Within moments of arriving by train in Copenhagen, I’m already smiling. The central station is steps away from the fairy-lit utopia of Tivoli Gardens, the second-oldest operating amusement park in the world, and shrieks of delight from its rollercoasters are often the first sound visitors hear.
Built in 1843 by King Christian VIII to entertain his citizens and distract them from politics, the park later inspired Walt Disney to create Disneyland. It is now an idyllic fantasy land of open-air theatres, fairytale rides, flower-filled gardens for picnicking, boating lakes and castles.
Surely only Denmark – routinely voted the world’s happiest country – could devote such a prime chunk of its capital city to good old-fashioned fun.
Look on the bright side: Copenhagen’s waterfront and 17th Century townhouses, all painted in zingy sorbet colours
The same feelgood factor radiates across Copenhagen: in its 17th Century townhouses painted zingy sorbet colours, the steamy bakeries piled high with comforting pastries and sticky cinnamon rolls, the tantalising glimpse of glittering open sea just beyond the city’s cafe-lined cobbled streets, church spires and story-book palaces.
The pursuit of happiness isn’t a throwaway marketing catchphrase here but a way of life. Flat, city-wide cycle lanes mean more residents commute to school or work on bicycle than by any other mode of transport. Gleaming outdoor pools perched on the harbour’s edge are free for quick dips before work while electric sailboats can be hired to cruise the capital’s maze of canals as you sip a cool drink with friends.
With such a tangible commitment to contentment all around, only Copenhagen – in the middle of a global pandemic – could unveil a museum dedicated to happiness.
Down a side road close to the pedestrianised shopping street of Stroget, the unassuming Happiness Museum opened last July and considers how we can achieve this most elusive state.
‘We like to say it’s a small museum about the big things in life,’ says curator Meik Wiking. He is also author of the bestselling book that first introduced the world to the cosy Danish concept of ‘hygge’ in 2016.
‘Happiness is a complex term you can look at from many angles, so hopefully people leave here a little wiser and a little happier and perhaps motivated to make the world a bit better,’ he says.
The museum’s white-washed rooms showcase exhibits tracing the history of happiness, from Aristotle’s belief that a good life must be a meaningful one, to the mystery of Mona Lisa’s enigmatic smile via the commercial clout of a McDonald’s Happy Meal.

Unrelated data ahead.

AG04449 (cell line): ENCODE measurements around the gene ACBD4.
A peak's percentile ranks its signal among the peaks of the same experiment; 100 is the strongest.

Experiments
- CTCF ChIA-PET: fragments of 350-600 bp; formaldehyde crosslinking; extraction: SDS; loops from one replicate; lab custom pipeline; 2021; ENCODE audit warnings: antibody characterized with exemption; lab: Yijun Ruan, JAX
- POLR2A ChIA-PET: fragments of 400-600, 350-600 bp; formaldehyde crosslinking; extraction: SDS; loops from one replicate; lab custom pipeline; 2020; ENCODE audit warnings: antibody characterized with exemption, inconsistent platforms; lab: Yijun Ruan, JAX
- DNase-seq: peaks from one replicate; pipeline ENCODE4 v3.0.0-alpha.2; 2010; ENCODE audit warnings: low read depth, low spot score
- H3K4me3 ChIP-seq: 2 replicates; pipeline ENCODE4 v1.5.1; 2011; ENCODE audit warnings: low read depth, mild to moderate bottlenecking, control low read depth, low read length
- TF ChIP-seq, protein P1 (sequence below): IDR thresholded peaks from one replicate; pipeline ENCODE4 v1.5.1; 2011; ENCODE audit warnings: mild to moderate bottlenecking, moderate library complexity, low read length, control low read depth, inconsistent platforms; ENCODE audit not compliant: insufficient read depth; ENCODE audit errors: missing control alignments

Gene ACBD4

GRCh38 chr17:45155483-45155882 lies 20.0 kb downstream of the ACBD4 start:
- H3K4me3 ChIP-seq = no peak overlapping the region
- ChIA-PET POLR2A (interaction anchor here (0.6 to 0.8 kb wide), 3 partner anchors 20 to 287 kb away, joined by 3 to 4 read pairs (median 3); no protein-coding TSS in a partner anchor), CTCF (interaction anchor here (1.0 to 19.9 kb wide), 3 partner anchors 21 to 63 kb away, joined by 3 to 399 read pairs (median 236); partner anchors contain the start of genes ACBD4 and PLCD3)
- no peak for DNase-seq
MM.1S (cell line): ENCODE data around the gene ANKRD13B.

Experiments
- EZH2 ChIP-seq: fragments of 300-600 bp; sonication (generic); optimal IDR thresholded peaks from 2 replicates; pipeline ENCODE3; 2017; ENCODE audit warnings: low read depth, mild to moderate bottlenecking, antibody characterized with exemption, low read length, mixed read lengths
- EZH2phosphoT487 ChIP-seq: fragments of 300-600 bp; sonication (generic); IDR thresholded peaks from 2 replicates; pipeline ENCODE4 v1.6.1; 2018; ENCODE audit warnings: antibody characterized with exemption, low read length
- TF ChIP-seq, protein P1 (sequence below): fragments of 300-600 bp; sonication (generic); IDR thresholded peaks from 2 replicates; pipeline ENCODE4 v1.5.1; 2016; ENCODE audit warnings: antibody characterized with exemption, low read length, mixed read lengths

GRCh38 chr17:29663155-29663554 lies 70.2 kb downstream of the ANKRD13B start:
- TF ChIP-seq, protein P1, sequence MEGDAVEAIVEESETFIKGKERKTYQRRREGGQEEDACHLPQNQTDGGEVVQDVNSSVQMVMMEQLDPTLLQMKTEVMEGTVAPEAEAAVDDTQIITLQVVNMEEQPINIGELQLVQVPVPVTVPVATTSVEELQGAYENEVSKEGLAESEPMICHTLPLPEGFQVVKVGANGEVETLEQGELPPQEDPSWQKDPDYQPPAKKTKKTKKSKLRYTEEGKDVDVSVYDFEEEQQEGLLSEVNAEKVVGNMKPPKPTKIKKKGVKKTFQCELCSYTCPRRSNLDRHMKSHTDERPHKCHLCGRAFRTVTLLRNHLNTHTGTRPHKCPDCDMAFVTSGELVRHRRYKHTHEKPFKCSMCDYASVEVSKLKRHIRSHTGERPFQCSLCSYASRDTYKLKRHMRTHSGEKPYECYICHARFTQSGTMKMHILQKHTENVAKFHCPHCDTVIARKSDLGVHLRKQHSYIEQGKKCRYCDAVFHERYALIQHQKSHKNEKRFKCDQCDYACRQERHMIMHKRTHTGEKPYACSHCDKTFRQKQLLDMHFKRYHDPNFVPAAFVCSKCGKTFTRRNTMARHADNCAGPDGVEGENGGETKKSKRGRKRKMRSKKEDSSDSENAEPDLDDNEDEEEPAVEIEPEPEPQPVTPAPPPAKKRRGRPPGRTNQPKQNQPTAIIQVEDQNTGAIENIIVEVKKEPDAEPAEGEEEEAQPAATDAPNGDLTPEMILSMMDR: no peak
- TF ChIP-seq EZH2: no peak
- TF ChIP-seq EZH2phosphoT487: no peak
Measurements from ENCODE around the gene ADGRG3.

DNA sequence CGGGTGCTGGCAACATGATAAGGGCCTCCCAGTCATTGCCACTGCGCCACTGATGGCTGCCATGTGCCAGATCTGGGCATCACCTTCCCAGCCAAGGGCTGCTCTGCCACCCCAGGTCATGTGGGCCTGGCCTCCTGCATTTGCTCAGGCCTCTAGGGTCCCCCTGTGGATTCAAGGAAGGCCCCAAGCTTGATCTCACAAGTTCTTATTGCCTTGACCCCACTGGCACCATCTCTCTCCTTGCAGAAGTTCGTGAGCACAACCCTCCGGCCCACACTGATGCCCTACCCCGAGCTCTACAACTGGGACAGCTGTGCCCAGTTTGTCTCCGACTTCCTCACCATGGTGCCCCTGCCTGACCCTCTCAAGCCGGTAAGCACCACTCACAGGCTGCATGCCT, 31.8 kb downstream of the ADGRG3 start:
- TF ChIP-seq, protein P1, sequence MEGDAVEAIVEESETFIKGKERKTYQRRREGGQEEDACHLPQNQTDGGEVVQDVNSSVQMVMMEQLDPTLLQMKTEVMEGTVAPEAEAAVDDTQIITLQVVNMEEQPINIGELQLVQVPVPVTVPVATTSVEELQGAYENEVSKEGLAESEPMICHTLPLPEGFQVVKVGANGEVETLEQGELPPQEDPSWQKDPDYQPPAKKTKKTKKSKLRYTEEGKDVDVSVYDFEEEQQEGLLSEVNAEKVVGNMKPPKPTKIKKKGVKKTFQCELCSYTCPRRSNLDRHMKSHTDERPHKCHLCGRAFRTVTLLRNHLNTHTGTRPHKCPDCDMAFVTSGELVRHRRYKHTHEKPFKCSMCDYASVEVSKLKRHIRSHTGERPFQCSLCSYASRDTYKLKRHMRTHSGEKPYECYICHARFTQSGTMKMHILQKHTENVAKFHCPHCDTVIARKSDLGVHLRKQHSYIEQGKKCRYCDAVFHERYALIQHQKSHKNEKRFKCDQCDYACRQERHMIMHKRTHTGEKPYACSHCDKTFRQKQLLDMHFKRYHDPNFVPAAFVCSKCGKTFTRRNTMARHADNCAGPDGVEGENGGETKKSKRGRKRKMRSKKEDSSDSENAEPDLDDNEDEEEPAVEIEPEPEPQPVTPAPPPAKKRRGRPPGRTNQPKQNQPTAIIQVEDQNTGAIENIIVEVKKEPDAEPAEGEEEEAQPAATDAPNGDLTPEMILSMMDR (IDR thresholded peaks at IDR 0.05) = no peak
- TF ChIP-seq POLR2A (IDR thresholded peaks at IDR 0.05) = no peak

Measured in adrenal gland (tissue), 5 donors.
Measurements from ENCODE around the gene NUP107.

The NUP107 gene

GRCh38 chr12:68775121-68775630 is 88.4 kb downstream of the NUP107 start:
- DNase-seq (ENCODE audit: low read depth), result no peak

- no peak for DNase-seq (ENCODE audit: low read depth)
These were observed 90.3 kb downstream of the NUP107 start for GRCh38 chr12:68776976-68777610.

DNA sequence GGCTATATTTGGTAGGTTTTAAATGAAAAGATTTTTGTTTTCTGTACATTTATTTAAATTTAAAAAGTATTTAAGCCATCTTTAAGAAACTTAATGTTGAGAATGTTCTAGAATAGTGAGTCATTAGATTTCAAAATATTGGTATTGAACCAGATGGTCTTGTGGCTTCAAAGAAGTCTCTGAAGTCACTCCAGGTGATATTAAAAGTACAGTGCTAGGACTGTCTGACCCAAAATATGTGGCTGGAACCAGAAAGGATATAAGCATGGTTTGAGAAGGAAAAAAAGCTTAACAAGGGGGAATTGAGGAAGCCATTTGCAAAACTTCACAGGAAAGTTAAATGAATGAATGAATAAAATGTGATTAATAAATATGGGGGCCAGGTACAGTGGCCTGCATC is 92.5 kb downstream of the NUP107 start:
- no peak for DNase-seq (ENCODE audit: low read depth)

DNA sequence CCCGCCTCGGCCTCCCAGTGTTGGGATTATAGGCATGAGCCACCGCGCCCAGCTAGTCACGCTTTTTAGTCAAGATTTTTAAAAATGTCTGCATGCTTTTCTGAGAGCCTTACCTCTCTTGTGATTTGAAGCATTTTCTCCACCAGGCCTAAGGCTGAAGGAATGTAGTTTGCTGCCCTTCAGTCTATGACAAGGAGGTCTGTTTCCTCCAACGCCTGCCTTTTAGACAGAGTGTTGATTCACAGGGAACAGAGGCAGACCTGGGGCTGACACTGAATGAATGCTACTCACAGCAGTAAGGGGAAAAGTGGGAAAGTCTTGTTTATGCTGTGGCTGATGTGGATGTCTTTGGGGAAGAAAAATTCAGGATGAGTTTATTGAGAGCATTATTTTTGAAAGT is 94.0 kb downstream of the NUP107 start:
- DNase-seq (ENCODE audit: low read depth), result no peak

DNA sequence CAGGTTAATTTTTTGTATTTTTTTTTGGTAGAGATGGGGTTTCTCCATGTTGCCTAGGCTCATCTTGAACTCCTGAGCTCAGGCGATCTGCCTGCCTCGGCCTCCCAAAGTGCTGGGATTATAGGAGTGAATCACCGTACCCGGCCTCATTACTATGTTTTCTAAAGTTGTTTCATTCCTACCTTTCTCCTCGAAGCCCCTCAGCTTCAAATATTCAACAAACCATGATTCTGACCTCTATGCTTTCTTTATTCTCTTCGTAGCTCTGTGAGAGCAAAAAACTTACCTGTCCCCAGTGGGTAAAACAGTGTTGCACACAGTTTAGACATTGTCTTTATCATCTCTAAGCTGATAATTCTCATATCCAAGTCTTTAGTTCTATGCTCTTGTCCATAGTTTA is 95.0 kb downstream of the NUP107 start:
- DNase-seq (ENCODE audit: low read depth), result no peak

Along the way there are surveys to complete to help shape future exhibits and interactive games to test various theories, including whether having too much choice makes us miserable.
First class: Villa Copenhagen occupies the city’s former main post office and has a rooftop pool. Pictured is the lounge
Another display examines exactly why Denmark is so happy and reveals the benefits from excellent healthcare, education, work/life balance and public leisure facilities that far outweigh its sky-high taxes and long, dark winters.
Yet the most thought-provoking exhibit is the easiest to overlook. A corridor hidden away at the back of the museum is plastered with Post-It notes on which visitors have left their definitions of happiness, from the sublime ‘days that smell like summer’ to the ridiculous ‘playing Roblox’ – presumably that’s from a young gamer who’s been dragged away from his console and is not too happy about it.
Outside, Copenhagen’s taste for the good life is evident at every turn. Organic street-food market Reffen usually buzzes with students, children bouncing on trampolines built into pavements and canal-boat tours slinking past a 400-year-old brewhouse on Slotsholmen Island that once provided every soldier in the king’s army with a gallon of beer each day.
Glorious sunshine during my visit meant the harbour path was filled with locals ordering drinks outside waterfront bars and dragging kayaks into the water, even though it was the middle of a weekday. No one looked stressed about being away from their desk.
Fantasy land: Copenhagen’s Tivoli Gardens is the second-oldest operating amusement park in the world
Siobhan Grogan was a guest of Villa Copenhagen with B&B from £260 a night (villacopenhagen.com). Find more information on Denmark at visitdenmark.com. Ryanair flies to Copenhagen from Stansted from £28.58 return (ryanair.com).
Follow the Danes’ lead and hire a bike to judder over the cobbled courtyards of stately Christiansborg Palace, built on the site of the 15th Century Copenhagen Castle as a home for Denmark’s royal family.
Rebuilt twice after devastating fires, it now houses the Danish parliament, the prime minister’s office and the Supreme Court of Denmark, but is still used by the royals to host foreign dignitaries.
Visitors can peek into the lavish Throne Room, pass the Alexandra Hall used for official dinners and marvel at the covetable collection of gleaming copper pans in the former Royal Kitchen, which is laid out exactly as it was to prepare the gala dinner marking the king’s silver jubilee in 1937.
Stop off at the DOP stand next to the medieval Church of the Holy Ghost for a traditional Danish hot dog loaded with crispy roast onions. Afterwards, continue along the harbour promenade past Amalienborg Palace to Copenhagen’s best-known sight – the century-old bronze statue of the Little Mermaid, which gazes serenely out to sea from the rocks and was inspired by a fairy tale written by city resident Hans Christian Andersen.
Back at my hotel, the Villa Copenhagen, which occupies the city’s former main post office, there’s time for a dip in the rooftop pool. From here, swimmers can see Tivoli Gardens as its wooden rollercoaster clatters by, accompanied by the elated screams of passengers. Happiness. And, my goodness, we could all do with some of that.